Illinois Supreme Court holds that trial court is not required to conduct Krankel inquiry unless it is initiated by the defendant

In People v. Bates, 2019 IL 124143, the Illinois Supreme Court was asked to decide whether statements made by counsel during a hearing on a motion for new trial, stating his surprise at the depth of evidence introduced and admission that he would have had the evidence tested by experts if he’d known the depth, constituted an admission of ineffective assistance of counsel requiring a Krankel hearing.

Bates was originally arrested and charged with home invasion, aggravated criminal sexual assault, and other crimes arising from two separate incidents. Id. at ¶ 3. The state alleged crimes against two separate victims and tried each case separately. Bates was represented by a public defender for one of the cases and private counsel for the other. Id. at ¶ 4. At trial for the crimes against A. P. (the proceeding in which Bates was represented by private counsel), the State moved in limine to introduce evidence of the second assault against C. H., pursuant to section 115-7.3(b) of the Code of Criminal Procedure. Id. at ¶ 4. Counsel subsequently moved for a continuance to evaluate the “voluminous” discovery documents and the court appointed  DNA expert to review the DNA testing conducted by the Illinois State Police. Counsel also moved for reconsideration of the order permitting the State to introduce the evidence, arguing that defendant could not receive a fair trial if the evidence was introduced. Id. at ¶ 5-6.

At trial, counsel made conflicting and inconsistent statements regarding the evidence and facts in the C.H. case. Counsel stated that he assumed the evidence and facts in the C.H. case were “basically correct,” yet should be considered by the jury as “not much,” and just an “accusation.” Id. at ¶ 6-7. Both victims, as well as state-appointed DNA expert, testified at trial. DNA matches, or near matches, were testified to by the State’s expert. The defense presented their own DNA expert, who challenged the conclusiveness of the State’s expert’s findings. Id. at ¶ 10. In closing arguments, counsel argued that the jury should not put much weight on the “case within a case” and stated there was no review by any DNA experts. Appellant was found guilty of home invasion and two counts of aggravated criminal sexual conduct.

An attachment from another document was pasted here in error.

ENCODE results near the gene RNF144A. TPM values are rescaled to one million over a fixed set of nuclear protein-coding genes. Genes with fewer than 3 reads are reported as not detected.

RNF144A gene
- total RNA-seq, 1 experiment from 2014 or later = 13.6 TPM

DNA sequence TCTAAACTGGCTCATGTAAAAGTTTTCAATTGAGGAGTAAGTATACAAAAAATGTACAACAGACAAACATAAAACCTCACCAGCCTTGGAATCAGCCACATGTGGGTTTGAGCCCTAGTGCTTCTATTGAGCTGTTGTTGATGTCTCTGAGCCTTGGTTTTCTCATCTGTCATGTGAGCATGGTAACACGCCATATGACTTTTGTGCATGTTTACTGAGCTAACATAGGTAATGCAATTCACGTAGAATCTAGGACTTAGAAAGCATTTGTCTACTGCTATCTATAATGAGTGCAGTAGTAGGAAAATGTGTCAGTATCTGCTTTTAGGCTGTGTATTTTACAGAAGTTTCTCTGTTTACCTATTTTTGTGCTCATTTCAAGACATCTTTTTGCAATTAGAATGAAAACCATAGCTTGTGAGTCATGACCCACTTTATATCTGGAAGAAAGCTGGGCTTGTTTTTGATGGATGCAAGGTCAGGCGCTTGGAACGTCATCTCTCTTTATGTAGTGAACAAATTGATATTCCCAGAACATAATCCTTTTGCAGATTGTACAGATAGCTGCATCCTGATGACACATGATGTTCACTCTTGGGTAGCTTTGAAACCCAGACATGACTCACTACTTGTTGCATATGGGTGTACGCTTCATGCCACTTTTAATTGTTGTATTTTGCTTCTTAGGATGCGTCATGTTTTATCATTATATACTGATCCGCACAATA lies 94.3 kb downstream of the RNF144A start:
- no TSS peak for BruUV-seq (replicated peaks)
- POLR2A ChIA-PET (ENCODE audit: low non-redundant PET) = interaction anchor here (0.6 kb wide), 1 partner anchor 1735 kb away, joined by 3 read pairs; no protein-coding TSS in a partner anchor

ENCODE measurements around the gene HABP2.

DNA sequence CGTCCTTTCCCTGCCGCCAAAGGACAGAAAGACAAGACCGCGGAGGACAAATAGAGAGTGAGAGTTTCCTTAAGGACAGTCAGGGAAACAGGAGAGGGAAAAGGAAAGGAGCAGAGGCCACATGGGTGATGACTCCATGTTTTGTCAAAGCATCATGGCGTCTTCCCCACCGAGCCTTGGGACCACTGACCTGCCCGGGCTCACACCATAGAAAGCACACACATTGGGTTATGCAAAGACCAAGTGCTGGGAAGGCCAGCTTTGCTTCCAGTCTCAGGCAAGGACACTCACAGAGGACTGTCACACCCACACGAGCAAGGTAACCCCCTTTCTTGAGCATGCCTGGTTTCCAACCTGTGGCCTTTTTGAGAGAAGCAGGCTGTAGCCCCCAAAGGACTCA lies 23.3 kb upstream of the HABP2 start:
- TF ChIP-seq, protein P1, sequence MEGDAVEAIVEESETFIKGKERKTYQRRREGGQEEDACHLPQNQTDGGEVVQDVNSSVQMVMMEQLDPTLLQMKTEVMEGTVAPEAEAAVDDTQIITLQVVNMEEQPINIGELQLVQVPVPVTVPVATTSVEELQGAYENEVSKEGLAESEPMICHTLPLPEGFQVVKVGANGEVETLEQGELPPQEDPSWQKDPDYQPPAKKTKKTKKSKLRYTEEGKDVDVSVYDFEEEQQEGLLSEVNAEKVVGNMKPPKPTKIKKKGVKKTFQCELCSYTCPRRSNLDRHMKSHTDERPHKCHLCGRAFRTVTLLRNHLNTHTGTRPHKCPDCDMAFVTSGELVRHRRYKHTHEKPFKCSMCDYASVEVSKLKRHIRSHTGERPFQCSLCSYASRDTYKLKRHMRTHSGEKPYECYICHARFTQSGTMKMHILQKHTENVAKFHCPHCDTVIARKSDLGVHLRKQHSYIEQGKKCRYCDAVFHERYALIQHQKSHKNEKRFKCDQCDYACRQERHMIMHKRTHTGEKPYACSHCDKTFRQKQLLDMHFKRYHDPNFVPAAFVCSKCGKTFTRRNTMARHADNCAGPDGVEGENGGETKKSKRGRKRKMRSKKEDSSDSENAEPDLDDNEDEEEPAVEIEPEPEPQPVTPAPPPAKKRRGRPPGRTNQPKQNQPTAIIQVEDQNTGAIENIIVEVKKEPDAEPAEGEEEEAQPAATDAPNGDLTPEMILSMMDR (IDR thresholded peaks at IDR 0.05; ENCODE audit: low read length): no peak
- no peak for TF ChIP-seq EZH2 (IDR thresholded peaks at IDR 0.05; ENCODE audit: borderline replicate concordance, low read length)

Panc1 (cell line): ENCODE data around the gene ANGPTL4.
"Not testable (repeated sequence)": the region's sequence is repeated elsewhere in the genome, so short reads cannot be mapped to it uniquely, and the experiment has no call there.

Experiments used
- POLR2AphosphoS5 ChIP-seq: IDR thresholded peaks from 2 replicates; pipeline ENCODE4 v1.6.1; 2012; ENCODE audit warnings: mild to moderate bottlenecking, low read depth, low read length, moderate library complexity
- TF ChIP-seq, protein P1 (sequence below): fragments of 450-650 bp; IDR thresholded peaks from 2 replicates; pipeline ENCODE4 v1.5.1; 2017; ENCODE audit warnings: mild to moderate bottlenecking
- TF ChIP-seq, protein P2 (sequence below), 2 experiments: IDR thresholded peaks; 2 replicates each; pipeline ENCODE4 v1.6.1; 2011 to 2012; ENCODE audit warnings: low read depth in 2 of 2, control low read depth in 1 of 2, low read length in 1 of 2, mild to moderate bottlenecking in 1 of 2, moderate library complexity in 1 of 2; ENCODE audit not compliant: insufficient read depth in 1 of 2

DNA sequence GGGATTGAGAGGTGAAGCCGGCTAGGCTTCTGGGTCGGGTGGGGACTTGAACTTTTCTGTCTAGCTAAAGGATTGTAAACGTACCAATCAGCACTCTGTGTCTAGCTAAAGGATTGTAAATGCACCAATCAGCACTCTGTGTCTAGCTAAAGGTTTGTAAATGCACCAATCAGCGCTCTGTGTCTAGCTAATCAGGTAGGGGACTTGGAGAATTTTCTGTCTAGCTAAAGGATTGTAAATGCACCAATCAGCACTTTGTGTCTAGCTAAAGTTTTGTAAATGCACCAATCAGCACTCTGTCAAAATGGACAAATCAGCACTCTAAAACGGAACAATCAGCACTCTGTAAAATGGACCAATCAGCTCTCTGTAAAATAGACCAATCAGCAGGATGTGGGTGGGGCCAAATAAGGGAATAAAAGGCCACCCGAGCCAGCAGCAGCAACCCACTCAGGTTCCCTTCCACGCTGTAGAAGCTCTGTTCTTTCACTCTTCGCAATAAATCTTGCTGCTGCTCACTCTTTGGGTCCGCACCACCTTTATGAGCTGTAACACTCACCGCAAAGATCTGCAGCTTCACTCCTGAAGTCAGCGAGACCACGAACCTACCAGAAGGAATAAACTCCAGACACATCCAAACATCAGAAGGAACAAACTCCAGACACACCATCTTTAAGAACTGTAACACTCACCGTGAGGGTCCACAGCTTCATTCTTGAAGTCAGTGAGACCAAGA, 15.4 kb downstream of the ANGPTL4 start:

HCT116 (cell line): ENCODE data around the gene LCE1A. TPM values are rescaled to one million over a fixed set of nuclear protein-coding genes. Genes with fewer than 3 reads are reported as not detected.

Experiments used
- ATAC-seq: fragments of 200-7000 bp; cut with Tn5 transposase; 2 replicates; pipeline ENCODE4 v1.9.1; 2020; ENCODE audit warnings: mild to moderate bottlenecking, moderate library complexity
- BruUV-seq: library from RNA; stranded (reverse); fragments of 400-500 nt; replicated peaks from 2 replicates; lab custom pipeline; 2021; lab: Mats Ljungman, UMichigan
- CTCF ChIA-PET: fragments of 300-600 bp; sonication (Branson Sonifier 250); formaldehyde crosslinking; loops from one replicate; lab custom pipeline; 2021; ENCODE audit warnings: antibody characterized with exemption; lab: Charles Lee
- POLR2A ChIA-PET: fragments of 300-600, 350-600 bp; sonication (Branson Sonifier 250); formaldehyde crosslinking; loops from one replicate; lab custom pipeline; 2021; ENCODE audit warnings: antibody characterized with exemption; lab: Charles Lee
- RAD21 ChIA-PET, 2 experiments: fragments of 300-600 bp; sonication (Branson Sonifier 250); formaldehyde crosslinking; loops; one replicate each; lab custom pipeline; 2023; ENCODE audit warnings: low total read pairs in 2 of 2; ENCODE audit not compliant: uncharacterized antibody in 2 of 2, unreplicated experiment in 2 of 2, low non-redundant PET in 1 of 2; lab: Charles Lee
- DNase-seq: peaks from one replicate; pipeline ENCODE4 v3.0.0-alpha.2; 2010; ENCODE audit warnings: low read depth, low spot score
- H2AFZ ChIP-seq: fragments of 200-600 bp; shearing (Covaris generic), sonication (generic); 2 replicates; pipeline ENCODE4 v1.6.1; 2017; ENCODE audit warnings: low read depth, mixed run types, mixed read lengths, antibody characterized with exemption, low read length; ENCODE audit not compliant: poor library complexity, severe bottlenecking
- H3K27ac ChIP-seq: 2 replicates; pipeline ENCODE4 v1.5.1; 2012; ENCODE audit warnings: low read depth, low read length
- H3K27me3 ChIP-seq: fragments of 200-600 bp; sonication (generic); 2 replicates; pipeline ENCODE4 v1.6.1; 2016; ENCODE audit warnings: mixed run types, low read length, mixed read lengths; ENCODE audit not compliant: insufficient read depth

Bates subsequently moved for a new trial, arguing that the court erred by denying his motion in limine to exclude the other crimes evidence and in granting a motion by the State to exclude evidence regarding A.P.’s sexual history. Id. at ¶ 11. At the hearing for that motion, counsel stated that he was not capable of doing “as good a job in defending [his] client since it wasn’t [his] case,” that he was “taken by surprise at the depth of the evidence and testimony brought by the State’s attorney,” and would have asked for review by experts had he been thinking about that case. Id. at ¶ 11. The court denied the motion.

On appeal, Bates argued that he did not receive effective assistance of counsel, that he was denied his constitutional right to confront witnesses against him, that he should have received a new trial because the State made improper statements in its closing arguments, that the amount of other crimes evidence deprived him of a fair trial, and that the trial court erred when it failed to conduct a Krankel hearing. The appellate court affirmed. Id. at ¶ 12. The Supreme Court granted PLA.

Bates argued in the Supreme Court only that the trial court erred in failing to conduct a Krankel hearing, alleging that counsel’s statements at oral argument for the motion for a new trial constituted an admission that he neglected the case. Id. at ¶ 14. The court noted that Krankel requires the court to inquire into a claim of ineffective assistance of counsel, so long as the claim is clearly raised with the court. Id. at ¶ 15. Further, the court acknowledged efforts and statements made by counsel confirming he had not thoroughly evaluated the other crimes evidence, that he was not the attorney for that proceeding, and counsel’s requests made to the jury not to place weight on that evidence. Additionally, the court noted that the evidence in the C. H. case was “much stronger” than that of the A. P. case. Id. at ¶ 17-18.

Bates argued that the trial court should have treated the statements at the hearing for the motion for a new trial as an admission of neglect and conducted a Krankel hearing. Appellant cited People v. Willis, People v. Williams, and People v. Hayes in support. In response, the appellate court noted that the court has never held that a Krankel hearing may be triggered by a defense counsel’s representations in the absence of a pro se motion, citing People v. McGrath. Id. at ¶ 21. The Supreme Court held that all cited cases, but for Williams, Hayes, and McGrath, were distinguishable in circumstance and fact. Id. at ¶ 31.

Ultimately, the Supreme Court agreed with the holdings of McGrath and the appellate court, which stated that if a defendant fails to raise a pro se claim of ineffective assistance, there is no reason for the trial court to conduct a Krankel hearing. Id. at ¶ 31-32. The court explained to hold otherwise would subject the trial court to an unworkable standard requiring that it scrutinize every statement and action by counsel, including privileged matters.

As such, the Supreme Court affirmed the holding of the appellate court, yet modified it slightly to require a trial court to inquire into counsel’s effectiveness “only upon a clear claim of ineffective assistance by a pro se defendant or by an attorney at the defendant’s direction.” The court found that appellant find not raise a claim of ineffective assistance nor did the record indicate that he had directed counsel to make such a claim. Thus, the court was not required to hold a Krankel hearing. Id. at ¶ 36.

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